Obama the Inquisitor vs. Netanyahu, Abbas

Obama’s message to the two leaders: They can cooperate with the U.S. peace initiative and make progress, or go it alone after the talks fail, which will not be pleasant going.

One of the things U.S. President Barack Obama is expected to ask Prime Minister Benjamin Netanyahu when they meet at the White House next Monday is, “What’s your plan if the attempt to formulate a framework for further negotiations fails and the peace process breaks down?” U.S. officials say Obama will ask Palestinian Authority President Mahmoud Abbas the same thing when he comes calling at the White House on March 17.

Obama will ask Netanyahu what he plans to do about the Palestinian population in the West Bank, how he’ll deal with the Palestinian plans to seek statehood through various UN agencies and how he intends to stop the increasing boycotts against Israel and the deterioration of its position in the European Union.

Abbas will be asked by the U.S. president how he thinks unilateral UN moves will bring him closer to an independent state and the withdrawal of Israeli forces from the West Bank, and how he intends to pay the salaries of tens of thousands of PA workers if the United States and the European Union cut off his funding.

Obama’s message to the two leaders is that they have two options: They can cooperate with the U.S. initiative and make progress, or go it alone and be forced to deal with the ensuing reality. Because the reality the two leaders will face after the talks fail will not be a pleasant one.


Netanyahu would like to focus his meeting with Obama on Iran, but the White House has other plans. Obama’s advisers gave a preemptive briefing to New York Times political reporter Mark Landler at which they clearly framed the Obama-Netanyahu meeting as dealing mainly with the Palestinian issue.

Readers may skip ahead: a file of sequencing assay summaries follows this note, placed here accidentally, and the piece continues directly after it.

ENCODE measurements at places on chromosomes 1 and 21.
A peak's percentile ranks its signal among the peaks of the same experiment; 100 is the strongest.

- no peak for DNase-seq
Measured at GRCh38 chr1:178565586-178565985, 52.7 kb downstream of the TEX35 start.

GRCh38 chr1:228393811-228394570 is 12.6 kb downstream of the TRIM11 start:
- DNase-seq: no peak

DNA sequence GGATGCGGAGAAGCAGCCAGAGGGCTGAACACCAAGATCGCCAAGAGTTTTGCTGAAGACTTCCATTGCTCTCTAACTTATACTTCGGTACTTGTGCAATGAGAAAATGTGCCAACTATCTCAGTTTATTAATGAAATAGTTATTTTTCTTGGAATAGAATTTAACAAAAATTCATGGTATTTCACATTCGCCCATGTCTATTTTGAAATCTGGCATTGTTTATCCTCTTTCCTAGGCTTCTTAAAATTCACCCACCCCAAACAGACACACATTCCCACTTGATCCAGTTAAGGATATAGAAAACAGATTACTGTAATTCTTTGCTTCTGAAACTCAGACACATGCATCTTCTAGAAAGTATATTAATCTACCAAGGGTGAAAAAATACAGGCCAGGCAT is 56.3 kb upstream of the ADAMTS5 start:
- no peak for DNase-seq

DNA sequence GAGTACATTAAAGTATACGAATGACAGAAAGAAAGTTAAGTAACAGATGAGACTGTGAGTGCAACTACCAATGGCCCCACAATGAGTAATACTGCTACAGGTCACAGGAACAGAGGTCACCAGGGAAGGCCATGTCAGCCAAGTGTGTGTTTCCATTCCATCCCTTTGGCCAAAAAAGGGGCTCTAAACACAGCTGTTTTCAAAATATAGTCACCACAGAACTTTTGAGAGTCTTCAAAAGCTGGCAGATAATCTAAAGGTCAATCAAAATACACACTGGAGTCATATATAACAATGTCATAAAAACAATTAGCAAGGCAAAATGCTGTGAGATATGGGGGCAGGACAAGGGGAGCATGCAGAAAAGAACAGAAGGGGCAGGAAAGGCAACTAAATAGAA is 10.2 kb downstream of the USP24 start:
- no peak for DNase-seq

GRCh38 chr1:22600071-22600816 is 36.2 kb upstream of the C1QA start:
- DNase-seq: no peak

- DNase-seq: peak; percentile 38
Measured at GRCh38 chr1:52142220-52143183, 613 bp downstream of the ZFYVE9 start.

Senior White House officials told the Times that after a year in which the Palestinian issue has been handled almost exclusively by Secretary of State John Kerry, Obama believes that now, prior to the decisions by Netanyahu and Abbas, is the right time for him to intervene personally.

“The president wouldn’t want to run any risk that it was the lack of his involvement that would make the difference between success and failure,” a senior U.S. official told the Times.


The framework document for negotiations that Kerry and special envoy Martin Indyk have been working on for the past two months is meant to provide guidelines for continuing the peace talks and reaching a permanent settlement by the end of 2014.

The document will refer to all the core issues. Some will be addressed in more detail, such as setting the boundaries of a Palestinian state based on the 1967 lines with land swaps, security arrangements in the Jordan Valley, and the mutual recognition of a Jewish state and a Palestinian state. Other issues, like a Palestinian capital in Jerusalem and the refugee problem, will be addressed more vaguely.

The Americans are seeking maximum agreement for the terms, but at this stage this goal seems very distant. The administration has another month to work – until March 29, when the fourth group of prisoners is supposed to be released. If no agreement is reached on the framework document, it is difficult to see the prisoner release going forward, and if it doesn’t, the route to the talks’ collapse is short.

Obama’s meeting with Abbas is much more critical than his meeting with Netanyahu. After spending a month mostly in talks with the Israeli side, Kerry and Indyk last week began talking to the Palestinians - and these sessions were not successful, to say the least.

Two Kerry-Abbas meetings held in Paris last week ended on a worse note than they began. Abbas rejected many of Kerry’s proposals and harshly accused the Americans of repeating their tricks of the past by presenting Israeli proposals as if they were American ones.

Abbas is in a serious bind. When he agreed in July 2013 to nine months of negotiations, it was mainly to secure the release of the 104 pre-Oslo Palestinian prisoners being held in Israel. Abbas now understands that the talks he entered as a tactical move have become a process that requires making irrevocable decisions, including some that will be hard to swallow, like recognizing Israel as the nation-state of the Jewish people.

Rejection of Kerry’s proposals is liable to be a death blow to the entire Palestinian national movement. Fatah will disappear from the political map and the issue of a Palestinian state will be pushed off the global priority list. Moreover, such a rejection would hand the prize of a lifetime to Netanyahu and the Israeli political right. Instead of Netanyahu being put to the test, the prime minister will be able to declare openly that there is indeed no partner for peace.

We will not have to wait long to know where things are heading.